The Perfection of Gas and the Greatness of Organic Compounds

Just like Olympic judges, chemists have established a set of attributes that describe perfection so that we measure everything else relative to an impossible standard. The Ideal Gas is purely hypothetical; consisting of identical particles of zero volume with no intermolecular forces. This approach struck me as arrogant until I understood that Gas Laws that followed:

1. Graham’s Law: rate of movement is proportional to mass

2. Dalton’s Law: total pressure is the sum of individual pressures

3. Boyle’s Law: volume varies with pressure (at constant temperature)

4. Charles’s Law: volume varies with temperature (at constant pressure).

The early chemists weren’t just Photoshopping. By imagining perfection, they found a way  to describe reality.

The reality of my upcoming exam pushed me to finish the final chapter which was Organic Chemistry, the study of compounds that contain carbon. These compounds are deemed ‘organic’ because carbon was originally obtained from the remains of living things, like coal. The carbon atom of today is the backbone of thousands of compounds that keep us warm, healthy, clothed, and together. Travel and romance would be nothing without carbon.

What makes carbon great is its four outer electrons that are able to form single, double, and even triple bonds. And bond it does, creating almost endless chains of molecules that are used to make fuel, medicine, textiles, and adhesives. The same atom is responsible for the diamonds in my wedding band and the gasoline in my car.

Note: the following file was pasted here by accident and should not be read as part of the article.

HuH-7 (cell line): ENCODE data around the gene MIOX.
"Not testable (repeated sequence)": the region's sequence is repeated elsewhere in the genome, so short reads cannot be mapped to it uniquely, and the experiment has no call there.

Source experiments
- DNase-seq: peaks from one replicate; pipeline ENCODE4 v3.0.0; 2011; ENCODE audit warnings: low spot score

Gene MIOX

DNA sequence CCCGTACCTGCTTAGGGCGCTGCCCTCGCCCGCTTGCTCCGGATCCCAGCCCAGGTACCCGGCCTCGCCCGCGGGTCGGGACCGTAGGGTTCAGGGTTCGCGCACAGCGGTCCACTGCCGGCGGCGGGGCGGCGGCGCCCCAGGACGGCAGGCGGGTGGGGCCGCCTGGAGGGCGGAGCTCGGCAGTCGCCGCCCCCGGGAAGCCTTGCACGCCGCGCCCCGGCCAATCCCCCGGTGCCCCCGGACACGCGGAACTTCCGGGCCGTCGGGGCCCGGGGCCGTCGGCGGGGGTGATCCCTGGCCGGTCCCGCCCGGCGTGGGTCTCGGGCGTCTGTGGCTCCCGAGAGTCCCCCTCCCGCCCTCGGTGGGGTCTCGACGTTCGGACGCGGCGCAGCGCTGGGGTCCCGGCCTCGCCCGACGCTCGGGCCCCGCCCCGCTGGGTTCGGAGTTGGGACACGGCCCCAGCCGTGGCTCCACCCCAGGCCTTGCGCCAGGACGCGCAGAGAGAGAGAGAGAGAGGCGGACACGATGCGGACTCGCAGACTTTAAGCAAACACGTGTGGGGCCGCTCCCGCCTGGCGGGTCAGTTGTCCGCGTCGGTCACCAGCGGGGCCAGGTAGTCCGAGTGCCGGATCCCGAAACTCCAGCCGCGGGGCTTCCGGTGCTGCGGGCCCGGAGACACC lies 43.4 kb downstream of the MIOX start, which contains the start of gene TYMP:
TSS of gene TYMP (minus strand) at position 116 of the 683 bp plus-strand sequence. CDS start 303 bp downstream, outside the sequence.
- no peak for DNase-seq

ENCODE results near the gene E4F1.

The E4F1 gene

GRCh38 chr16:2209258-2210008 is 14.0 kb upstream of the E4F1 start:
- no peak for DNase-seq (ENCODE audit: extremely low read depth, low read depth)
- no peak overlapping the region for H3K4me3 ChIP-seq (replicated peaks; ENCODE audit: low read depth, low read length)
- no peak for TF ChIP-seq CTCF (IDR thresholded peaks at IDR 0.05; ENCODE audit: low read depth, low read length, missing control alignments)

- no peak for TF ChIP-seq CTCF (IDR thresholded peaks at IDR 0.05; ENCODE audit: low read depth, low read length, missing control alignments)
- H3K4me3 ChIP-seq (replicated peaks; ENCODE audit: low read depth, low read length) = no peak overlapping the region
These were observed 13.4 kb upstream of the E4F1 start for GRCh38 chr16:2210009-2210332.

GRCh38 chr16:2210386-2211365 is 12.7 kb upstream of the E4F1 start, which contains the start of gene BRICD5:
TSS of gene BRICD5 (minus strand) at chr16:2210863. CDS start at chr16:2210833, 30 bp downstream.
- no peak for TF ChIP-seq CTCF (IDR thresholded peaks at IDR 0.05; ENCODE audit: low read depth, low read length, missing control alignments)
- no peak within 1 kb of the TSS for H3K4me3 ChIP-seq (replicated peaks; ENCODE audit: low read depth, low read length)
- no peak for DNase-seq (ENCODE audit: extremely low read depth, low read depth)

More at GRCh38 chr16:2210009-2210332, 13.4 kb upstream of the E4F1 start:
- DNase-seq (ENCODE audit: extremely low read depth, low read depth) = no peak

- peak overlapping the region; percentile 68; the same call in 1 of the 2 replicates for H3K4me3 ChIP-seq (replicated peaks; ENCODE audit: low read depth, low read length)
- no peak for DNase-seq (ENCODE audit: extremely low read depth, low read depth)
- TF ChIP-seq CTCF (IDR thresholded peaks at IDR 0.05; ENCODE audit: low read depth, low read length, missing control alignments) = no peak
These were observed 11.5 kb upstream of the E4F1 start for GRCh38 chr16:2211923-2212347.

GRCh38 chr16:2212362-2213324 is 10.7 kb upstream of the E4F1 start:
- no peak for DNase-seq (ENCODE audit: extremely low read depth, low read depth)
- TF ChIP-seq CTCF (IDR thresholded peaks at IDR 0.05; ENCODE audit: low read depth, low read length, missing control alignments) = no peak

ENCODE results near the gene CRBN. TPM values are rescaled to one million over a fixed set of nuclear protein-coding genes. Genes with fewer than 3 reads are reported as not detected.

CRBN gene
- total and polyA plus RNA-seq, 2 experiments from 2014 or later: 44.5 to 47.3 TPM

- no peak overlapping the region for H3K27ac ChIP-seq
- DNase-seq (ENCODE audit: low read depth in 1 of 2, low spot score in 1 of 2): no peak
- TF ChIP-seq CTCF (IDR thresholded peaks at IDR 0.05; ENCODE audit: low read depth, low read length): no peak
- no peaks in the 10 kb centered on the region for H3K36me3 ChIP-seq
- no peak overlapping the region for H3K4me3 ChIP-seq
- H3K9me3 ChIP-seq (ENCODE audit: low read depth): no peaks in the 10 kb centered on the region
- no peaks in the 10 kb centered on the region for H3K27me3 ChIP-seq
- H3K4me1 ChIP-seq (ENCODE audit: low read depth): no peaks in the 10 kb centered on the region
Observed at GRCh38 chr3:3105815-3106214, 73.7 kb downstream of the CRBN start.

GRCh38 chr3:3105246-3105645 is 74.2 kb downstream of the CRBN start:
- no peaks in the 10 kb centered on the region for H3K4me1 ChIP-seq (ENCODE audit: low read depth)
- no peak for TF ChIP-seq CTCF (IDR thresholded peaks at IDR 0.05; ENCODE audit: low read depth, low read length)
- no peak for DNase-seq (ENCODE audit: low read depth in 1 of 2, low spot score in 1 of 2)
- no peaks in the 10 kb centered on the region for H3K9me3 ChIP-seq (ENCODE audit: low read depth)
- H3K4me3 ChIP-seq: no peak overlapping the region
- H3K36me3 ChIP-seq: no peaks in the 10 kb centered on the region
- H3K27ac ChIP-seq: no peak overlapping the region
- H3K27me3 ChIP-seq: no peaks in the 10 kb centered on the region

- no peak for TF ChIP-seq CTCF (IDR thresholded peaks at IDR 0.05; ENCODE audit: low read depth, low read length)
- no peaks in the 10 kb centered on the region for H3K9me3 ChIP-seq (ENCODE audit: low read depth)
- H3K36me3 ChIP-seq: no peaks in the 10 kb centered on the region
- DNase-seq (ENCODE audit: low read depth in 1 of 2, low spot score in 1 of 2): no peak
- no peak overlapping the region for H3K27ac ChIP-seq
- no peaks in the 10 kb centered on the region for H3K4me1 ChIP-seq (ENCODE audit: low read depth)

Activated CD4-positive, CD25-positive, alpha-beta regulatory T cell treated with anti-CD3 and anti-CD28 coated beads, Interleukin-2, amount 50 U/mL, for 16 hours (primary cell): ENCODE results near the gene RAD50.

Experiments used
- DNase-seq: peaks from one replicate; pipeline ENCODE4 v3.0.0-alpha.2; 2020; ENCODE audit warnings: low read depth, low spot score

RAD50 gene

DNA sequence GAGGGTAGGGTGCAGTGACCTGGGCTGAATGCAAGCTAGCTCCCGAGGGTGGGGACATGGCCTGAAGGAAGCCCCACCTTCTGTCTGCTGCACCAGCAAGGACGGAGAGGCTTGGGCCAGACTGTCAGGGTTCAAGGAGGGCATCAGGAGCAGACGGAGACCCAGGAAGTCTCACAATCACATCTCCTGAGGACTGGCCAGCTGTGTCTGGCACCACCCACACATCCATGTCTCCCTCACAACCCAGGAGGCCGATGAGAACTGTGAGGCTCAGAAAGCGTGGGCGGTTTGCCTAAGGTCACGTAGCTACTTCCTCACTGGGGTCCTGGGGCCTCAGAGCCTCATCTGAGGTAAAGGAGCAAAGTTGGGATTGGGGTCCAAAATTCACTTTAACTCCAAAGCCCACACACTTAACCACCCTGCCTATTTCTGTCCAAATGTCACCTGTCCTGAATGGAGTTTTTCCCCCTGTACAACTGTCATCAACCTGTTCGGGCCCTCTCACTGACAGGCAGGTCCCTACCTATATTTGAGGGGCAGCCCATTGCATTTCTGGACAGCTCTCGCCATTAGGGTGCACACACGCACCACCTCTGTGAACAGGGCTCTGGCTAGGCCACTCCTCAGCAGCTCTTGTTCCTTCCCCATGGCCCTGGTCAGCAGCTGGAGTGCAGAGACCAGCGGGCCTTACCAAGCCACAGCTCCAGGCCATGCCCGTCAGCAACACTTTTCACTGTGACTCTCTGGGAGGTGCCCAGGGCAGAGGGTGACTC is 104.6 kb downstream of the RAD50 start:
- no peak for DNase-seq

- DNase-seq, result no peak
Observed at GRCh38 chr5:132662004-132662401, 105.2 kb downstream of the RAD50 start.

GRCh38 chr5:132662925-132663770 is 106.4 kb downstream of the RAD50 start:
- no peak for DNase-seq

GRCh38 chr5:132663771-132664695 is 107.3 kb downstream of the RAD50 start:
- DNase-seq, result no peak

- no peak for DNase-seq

Maybe perfection and greatness are closer than I imagined.

Next up: The Last Lap

The Beginning of the End

I learned a few things about pressure last week. It started when I looked at my syllabus and realized that there are only two chapters between me and the final exam. Suddenly, visions of my first day as a bumbling novice loomed large with lots of sweaty details. Then my usually latent test anxiety kicked in. I agree with philosopher Peter Koestenbaum that anxiety “is not something to get over” and that understanding it is “the beginning of an authentic life”, but between the writer’s block and the sleeplessness I was not having fun.

Fortunately, we chemists know how to use pressure to our advantage. We compress gases every day so that you can fill up tires and basketballs, transport truckloads of hydrogen, and dispense just enough helium to make funny voices.  The Ideal Gas Law, PV=nRT, gives us a way to understand how pressure (P) varies with the volume of the container (V), the amount of gas molecules (n), and temperature (T). R is a constant that holds it all together. Solving for P= (nRT) / V we see that as volume goes up, pressure goes down. As the amount of gas or the temperature increases, the pressure also increases. This is probably the most intuitively obvious formula that exists.

Since there is no formula for self-inflicted pressure, I decided to change my isolating equation of study+quiz+blog+repeat by adding a reality constant. First step: I scheduled my final exam for February 27th. It felt good to take control of my fate, or at least my schedule. My home coach always encourages me to get classroom time during my training, so I contacted Appleton City Public Schools and Rockhurst High School for some classroom observation and substitute teaching. Finally, I talked to a retired teacher. Her repeated assurances that there is no amount of work that will adequately prepare me for the first year were not reassuring. However, I did appreciate her recommendation to attend Interface 2014, which is a three day conference sponsored by Missouri University and the Missouri Department of Education for high school Math and Science teachers.

Will I find other people that feel the same way I do about Chemistry? Will I find my “Community of Truth”, so beautifully drawn by Parker Palmer, in The Courage to Teach?  Stay tuned.

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